Petroleum Engineering Digs Deep for Talent

By Cindy Atoji

“Unlike some engineering disciplines, where hiring is actually down and wages are flat, petroleum engineers are rock stars.”
— Carles Miller, Director, NSBE Energy Special Interest Group

“I enjoy tackling real-world problems and delivering smart energy solutions to help power and improve people’s lives.”
— NSBE member Matt Jackson, Penn State University

Warner Williams

Oluwademilade Adebola Awolaja

Ray Dempsey Jr.

It’s been said that oil makes the world go ’round. More than 300 products are derived from petroleum, from gasoline to basketballs, trash bags to electric blankets. The petroleum industry is one of the largest and most critical in the U.S. today, and the companies involved depend on many types of professionals, among them, skilled technicians, operators, finance professionals and, perhaps most important, petroleum engineers.

“As global energy needs develop and change, so does the demand for innovative, sustainable solutions to power tomorrow,” says Warner Williams, vice president of Chevron Corporation’s Gulf of Mexico Business Unit. “Petroleum engineering is the opportunity to contribute to the welfare of people everywhere; a chance to utilize the benefits of technology and a conduit to allow you to travel the world, making lifelong connections.”

From remote offshore platforms in the Atlantic Ocean to the rugged North Slope of Alaska, petroleum engineers are engaged in energy resources development and production. These tasks can include anything from exploring oil fields for production to optimizing drilling and petroleum-producing operations. Petroleum engineers such as NSBE member Uduak Ntuk, 34, a petroleum engineer with the City of Long Beach, undertake complex jobs related to new well development, alternative repair strategies for failed or broken wells, and ways to maximize oil and gas recovery. In the eight years that Ntuk has been in the industry, he’s seen an expansion to a more interdisciplinary approach that involves geologists, information technology technicians and systems engineers, as well as mechanical, chemical and electrical engineers.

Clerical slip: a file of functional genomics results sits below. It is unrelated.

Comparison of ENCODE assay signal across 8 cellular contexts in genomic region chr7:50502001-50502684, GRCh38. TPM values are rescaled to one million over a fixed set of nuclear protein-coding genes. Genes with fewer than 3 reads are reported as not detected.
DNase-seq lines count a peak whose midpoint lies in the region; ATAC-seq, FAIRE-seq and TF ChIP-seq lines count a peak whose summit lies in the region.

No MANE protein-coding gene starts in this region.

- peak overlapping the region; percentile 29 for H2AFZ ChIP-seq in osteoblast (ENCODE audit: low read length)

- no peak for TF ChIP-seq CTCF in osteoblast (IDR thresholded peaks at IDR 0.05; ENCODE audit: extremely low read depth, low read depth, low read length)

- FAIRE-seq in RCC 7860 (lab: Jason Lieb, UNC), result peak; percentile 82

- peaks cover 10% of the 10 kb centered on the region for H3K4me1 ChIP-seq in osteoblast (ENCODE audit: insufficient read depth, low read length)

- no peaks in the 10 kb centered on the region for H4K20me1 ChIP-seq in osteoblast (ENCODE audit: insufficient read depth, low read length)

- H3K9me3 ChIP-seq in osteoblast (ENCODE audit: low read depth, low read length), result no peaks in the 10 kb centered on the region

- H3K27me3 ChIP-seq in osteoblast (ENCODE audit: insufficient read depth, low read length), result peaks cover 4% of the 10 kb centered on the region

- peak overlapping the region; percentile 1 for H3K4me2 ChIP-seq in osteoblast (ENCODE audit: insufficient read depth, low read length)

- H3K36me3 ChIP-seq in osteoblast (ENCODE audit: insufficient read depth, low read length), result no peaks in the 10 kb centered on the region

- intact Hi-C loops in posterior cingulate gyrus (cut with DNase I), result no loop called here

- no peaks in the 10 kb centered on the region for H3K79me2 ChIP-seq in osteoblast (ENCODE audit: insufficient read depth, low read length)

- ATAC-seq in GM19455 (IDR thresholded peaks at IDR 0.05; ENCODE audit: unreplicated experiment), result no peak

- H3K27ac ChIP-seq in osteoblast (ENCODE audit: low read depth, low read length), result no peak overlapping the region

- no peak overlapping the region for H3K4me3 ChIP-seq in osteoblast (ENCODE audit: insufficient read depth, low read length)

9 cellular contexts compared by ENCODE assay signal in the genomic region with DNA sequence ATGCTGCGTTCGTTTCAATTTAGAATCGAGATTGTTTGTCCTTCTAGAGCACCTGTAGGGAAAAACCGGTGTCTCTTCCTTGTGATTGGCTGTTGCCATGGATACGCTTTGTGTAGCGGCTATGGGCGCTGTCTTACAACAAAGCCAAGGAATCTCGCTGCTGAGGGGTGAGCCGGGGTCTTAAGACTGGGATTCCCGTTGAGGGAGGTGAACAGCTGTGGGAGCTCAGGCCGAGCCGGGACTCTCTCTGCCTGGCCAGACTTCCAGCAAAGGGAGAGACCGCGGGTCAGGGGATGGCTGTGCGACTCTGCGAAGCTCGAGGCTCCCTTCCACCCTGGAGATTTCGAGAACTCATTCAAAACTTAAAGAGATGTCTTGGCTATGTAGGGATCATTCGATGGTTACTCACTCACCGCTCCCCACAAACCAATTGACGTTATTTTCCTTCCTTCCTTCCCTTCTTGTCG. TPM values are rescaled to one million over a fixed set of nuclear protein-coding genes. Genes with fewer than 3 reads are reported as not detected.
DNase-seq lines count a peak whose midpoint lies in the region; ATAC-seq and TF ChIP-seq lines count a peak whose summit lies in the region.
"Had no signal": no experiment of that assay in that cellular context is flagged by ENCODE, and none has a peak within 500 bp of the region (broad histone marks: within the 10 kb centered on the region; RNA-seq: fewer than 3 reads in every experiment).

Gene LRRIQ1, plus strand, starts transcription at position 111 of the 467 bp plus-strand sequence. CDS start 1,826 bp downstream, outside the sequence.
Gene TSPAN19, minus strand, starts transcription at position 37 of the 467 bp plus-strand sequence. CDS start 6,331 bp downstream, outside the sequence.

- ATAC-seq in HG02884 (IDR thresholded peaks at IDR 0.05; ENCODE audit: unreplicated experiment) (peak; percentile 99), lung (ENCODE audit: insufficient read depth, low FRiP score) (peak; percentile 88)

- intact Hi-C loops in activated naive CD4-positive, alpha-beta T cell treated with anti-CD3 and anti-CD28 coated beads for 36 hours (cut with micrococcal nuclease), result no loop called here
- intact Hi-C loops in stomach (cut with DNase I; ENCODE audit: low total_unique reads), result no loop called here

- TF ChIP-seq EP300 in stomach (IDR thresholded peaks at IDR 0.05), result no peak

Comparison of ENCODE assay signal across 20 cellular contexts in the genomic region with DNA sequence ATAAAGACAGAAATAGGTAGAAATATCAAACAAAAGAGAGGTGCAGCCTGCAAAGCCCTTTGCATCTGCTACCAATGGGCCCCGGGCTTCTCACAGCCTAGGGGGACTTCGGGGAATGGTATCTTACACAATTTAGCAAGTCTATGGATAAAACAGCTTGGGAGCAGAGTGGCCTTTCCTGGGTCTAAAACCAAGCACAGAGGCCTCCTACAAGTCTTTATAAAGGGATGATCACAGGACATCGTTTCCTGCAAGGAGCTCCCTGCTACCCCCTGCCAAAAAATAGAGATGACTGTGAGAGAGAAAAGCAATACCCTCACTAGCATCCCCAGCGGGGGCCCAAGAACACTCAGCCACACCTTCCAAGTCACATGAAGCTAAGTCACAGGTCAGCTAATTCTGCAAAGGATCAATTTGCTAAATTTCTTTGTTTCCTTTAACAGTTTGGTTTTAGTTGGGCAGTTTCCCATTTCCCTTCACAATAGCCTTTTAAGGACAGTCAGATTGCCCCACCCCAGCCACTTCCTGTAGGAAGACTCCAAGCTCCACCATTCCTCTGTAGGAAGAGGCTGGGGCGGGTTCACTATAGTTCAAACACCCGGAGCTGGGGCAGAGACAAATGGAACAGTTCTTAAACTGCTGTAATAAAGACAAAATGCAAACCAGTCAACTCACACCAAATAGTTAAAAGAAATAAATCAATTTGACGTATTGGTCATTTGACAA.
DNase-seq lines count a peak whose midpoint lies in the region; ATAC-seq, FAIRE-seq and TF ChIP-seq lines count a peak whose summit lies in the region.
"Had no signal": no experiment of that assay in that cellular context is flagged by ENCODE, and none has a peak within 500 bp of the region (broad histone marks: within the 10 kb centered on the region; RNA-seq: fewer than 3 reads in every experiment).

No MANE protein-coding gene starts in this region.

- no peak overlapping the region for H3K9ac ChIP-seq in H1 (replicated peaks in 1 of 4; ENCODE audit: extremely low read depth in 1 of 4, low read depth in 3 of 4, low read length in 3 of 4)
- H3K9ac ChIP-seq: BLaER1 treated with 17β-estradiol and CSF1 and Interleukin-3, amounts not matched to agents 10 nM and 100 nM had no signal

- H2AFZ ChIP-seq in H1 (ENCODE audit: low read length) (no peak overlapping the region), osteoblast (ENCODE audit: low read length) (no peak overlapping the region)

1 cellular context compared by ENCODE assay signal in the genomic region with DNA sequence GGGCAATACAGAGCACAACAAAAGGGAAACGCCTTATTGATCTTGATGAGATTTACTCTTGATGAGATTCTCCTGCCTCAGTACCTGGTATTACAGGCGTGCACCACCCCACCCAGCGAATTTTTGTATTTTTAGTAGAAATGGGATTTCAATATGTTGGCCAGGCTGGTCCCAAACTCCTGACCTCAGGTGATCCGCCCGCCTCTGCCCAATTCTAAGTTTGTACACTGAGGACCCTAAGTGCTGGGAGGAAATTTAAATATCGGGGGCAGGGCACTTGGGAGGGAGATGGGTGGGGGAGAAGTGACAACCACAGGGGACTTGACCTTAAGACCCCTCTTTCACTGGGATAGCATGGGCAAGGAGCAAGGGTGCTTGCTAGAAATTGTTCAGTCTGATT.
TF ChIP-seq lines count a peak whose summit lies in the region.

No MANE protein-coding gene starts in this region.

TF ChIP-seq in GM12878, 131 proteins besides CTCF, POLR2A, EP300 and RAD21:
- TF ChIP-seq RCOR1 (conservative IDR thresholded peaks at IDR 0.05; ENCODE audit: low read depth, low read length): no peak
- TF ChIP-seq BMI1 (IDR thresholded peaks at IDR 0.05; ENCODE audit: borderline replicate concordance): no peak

“The ‘digital oil field of the future’ is on its way, an automation of the oil fields that will use fuzzy logic, artificial intelligence and remote control to increase efficiency and reduce risk,” says Ntuk.


The oil and gas industries in the U.S. have seen vast fluctuations in hiring, triggered by oil gluts and shortages and the resulting price changes. But the oil boom is on again, and this time it shows no sign of trickling away. The demand for oil worldwide is strong and projected to rise far into the future. And new hydraulic fracturing and horizontal drilling techniques are addressing that demand by tapping deep reserves that were previously untouchable. Petroleum engineers are expected to see job growth of 17 percent until 2020, according to the U.S. Occupational Outlook Handbook, and a report from NSBE’s Membership Department shows the number of NSBE members in the field is steadily increasing. Only 24 members had petroleum engineering bachelor’s degrees or were working toward them in 2006–07. That was .1 percent of the total membership. Last year, the number had grown to 332, or 1.2 percent of the members.

“Unlike some engineering disciplines, where hiring is actually down and wages are flat, petroleum engineers are rock stars,” says Carles Miller, who is director of the Energy Special Interest Group of NSBE’s Alumni Extension, and a business development manager of the energy group at Burns & McDonnell Engineering Company. That rock star status shows up in average petroleum engineering salaries, which start at $97,900 and rise to $155,000 by mid-career, according to the salary data website PayScale.


Petroleum engineers are constantly working not only to develop new systems that extract a higher percentage of resources but also to improve the sustainability and safety of the process. Oluwademilade Adebola Awolaja, 18, a NSBE member and future petroleum engineer at the Colorado School of Mines, says she chose her field because she hopes to bring an innovative touch to the way is drilling is done in her native Nigeria.

What is the future of this diverse and ever-evolving industry? Ray Dempsey Jr., an engineering executive and 23-year veteran of BP, the British multinational oil and gas company, says growth of the world population and world economy will drive up energy demand, and that the challenge of the future is to find a way to meet that need safely and responsibly.

“This translates into a huge opportunity for using extraordinary innovation as we use energy every day to make our lives more productive and richer,” says Dempsey. “We need engineers and others who are willing to step forward and lead.”

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